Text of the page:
How the New York Driving Points System Works

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New York drivers receive “points,” or demerits, on their license when they are convicted of certain traffic violations, making it a good idea to work with a New York traffic attorney. The system may seem a little foreign to drivers who aren’t accustomed to it, so here is how the New York driving points system works.

The Basics

New York’s Driver Violation Point System is designed to streamline the legal process while allowing the state to persecute drivers who consistently engage in risky behavior. Violations each have a number of points attached to them based on the severity of the offense. These points are added to a driver’s record for a period of eighteen months, at which point they are no longer considered in the calculations below.

The eighteen-month period is calculated from the time of the offense, not the time of conviction.

Any driver who accumulates six points in one eighteen-month period is subject to a Driver Reassessment Fee. This fee is payable to the state DMV over three years and costs $100 per year plus another $25 annually for each point beyond the sixth. Alternatively, drivers may elect to pay the entire fee up front instead of breaking it into installments. Failure to pay will result in the suspension of the driver’s New York State license.

Any driver who accumulates eleven points in one eighteen-month period will have their license suspended. A DMV-approved Point and Insurance Reduction Program (PIRP) course may eliminate up to four points to get the driver back below eleven, or reduce the length of their suspension if they still have too many points. Some insurers also reduce their premiums for drivers who take one of these courses.

Insurance companies operating in New York may use their own point system to determine a customer’s driving skill, but this system is separate from the one above. Notably, insurance companies may continue to count an offense against a driver’s record after an eighteen-month period has elapsed, while the state DMV will not.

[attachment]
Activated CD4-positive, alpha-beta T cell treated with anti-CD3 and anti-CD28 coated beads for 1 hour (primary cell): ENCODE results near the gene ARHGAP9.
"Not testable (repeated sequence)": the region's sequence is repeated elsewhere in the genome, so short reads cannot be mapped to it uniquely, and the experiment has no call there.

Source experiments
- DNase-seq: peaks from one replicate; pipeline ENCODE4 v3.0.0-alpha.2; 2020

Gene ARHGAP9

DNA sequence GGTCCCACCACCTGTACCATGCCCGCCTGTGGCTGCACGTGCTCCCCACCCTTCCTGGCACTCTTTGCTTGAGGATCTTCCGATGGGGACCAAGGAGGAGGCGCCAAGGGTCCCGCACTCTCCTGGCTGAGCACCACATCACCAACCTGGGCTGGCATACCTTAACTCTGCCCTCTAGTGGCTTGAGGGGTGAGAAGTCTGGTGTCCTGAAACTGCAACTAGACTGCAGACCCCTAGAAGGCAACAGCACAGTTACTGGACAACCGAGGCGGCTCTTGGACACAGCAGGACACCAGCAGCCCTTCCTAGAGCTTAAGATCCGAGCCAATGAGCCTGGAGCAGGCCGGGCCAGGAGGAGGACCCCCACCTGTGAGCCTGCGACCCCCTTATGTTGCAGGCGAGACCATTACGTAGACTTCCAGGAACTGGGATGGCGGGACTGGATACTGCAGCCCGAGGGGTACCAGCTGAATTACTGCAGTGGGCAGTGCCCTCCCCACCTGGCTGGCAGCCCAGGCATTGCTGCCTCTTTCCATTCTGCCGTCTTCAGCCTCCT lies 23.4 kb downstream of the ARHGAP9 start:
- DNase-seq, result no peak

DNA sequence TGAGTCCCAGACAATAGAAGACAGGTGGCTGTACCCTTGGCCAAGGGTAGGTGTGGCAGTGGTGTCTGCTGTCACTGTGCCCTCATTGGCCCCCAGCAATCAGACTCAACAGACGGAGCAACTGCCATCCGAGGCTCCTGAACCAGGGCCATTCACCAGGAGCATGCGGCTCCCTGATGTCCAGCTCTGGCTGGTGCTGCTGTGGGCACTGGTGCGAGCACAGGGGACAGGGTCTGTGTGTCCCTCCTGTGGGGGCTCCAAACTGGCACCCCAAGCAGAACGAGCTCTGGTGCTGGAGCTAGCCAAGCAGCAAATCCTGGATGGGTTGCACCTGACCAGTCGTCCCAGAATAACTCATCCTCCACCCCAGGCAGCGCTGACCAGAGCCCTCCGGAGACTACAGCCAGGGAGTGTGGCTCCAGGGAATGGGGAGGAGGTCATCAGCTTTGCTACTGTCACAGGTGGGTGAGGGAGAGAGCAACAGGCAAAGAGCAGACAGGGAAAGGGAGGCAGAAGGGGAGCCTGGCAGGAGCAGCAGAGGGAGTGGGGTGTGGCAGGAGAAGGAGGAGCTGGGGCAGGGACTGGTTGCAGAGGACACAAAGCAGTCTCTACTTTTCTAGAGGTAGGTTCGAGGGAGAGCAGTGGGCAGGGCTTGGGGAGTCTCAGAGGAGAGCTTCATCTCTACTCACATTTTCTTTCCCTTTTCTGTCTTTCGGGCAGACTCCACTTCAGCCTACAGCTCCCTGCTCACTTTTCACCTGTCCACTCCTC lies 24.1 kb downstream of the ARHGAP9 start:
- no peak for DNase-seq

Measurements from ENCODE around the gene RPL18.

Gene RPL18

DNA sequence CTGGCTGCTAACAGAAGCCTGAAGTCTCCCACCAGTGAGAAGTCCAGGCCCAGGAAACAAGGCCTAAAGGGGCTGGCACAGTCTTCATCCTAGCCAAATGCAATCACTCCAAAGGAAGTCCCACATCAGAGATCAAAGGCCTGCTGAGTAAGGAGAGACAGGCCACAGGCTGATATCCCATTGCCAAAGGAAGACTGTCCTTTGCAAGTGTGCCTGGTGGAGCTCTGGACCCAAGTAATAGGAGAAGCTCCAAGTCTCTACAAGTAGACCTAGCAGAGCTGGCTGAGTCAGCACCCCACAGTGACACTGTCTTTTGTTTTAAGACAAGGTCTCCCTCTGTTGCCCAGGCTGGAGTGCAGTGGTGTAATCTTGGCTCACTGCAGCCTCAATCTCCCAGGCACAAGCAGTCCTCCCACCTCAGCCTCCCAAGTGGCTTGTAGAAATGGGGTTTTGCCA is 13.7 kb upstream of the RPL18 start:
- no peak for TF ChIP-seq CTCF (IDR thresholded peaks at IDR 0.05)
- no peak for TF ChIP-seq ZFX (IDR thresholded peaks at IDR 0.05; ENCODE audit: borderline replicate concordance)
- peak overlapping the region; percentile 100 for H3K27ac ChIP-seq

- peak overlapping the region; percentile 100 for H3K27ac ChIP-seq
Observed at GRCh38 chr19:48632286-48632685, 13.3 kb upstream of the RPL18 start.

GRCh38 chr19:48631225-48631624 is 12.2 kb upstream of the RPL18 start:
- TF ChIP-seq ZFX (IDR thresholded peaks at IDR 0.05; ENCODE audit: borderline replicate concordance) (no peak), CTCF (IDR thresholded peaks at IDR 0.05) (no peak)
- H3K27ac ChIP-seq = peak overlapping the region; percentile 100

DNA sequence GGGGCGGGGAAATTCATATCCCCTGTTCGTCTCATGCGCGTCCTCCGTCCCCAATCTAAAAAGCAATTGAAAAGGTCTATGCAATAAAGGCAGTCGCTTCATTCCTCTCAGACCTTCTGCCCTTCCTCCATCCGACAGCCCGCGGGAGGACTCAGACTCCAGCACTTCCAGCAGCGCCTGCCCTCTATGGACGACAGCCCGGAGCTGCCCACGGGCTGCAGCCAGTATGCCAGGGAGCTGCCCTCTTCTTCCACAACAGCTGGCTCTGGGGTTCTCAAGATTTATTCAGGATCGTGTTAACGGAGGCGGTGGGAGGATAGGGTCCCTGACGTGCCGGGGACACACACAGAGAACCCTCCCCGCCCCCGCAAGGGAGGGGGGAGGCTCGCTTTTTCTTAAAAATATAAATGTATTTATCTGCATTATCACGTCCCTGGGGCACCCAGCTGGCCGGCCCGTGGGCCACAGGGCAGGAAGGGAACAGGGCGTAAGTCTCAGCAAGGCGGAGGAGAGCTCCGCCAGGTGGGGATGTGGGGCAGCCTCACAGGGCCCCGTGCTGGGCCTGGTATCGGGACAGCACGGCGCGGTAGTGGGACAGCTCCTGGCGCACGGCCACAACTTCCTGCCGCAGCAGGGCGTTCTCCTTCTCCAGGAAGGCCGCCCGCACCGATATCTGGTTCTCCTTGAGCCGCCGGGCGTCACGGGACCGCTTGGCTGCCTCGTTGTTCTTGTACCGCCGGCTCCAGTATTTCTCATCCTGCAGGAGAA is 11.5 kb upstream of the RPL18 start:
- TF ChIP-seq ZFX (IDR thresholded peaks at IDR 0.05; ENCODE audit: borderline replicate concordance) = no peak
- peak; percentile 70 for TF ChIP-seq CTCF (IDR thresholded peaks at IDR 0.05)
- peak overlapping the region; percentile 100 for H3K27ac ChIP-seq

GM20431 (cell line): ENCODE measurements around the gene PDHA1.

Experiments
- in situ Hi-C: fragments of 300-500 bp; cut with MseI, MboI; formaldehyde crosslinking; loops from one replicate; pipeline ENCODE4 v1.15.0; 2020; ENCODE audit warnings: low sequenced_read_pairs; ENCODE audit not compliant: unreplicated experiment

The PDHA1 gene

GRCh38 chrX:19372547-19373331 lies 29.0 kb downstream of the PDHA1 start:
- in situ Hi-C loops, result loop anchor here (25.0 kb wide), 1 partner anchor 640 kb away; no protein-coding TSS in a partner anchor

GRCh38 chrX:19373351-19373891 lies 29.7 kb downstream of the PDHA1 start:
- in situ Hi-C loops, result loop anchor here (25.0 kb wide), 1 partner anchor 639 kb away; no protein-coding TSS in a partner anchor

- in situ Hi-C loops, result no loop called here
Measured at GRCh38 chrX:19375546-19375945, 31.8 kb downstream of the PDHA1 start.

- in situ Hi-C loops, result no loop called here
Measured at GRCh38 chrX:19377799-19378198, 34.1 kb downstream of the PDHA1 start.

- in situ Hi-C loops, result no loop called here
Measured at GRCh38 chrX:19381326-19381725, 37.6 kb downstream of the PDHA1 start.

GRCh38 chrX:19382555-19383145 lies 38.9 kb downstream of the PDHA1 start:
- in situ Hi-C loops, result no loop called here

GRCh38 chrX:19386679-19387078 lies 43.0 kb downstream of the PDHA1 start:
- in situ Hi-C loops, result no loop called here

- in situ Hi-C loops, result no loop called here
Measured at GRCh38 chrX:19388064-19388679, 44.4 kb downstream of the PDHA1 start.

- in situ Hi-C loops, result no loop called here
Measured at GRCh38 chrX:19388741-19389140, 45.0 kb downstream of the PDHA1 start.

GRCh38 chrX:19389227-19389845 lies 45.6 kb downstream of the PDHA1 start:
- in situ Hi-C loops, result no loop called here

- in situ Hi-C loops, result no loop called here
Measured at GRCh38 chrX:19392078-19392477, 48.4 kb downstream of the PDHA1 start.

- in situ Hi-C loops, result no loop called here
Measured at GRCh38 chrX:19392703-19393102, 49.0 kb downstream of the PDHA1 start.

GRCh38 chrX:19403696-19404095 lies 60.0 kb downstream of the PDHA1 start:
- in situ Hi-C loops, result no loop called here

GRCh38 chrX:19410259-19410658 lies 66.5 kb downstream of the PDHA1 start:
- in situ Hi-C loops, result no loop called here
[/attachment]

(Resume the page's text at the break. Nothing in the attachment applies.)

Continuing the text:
Point Values for Common Offenses

Generally speaking, more serious violations will result in more points being assessed. For example, speeding by one to ten mph is worth three points, but exceeding the speed limit by eleven to twenty mph is worth four. The penalty jumps to six points for the twenty-one to thirty mph range, increases to eight between thirty-one and forty mph over, and culminates at eleven for excesses of forty mph or more.

Reckless driving is worth five points, tailgating is worth four, and inadequate brakes on a private vehicle are worth four. Improper cell phone use, such as texting, carries a five-point penalty, and improper passing is worth three.  

Not all traffic violations are worth points. For example, failure to insure one’s vehicle, parking violations, and any offenses committed while operating a bicycle have no impact on the individual’s point total. A complete rundown of what offenses put points on a New York State drivers license is available at


Accumulating points on a New York State drivers license is a bad idea, so avoid doing so whenever possible.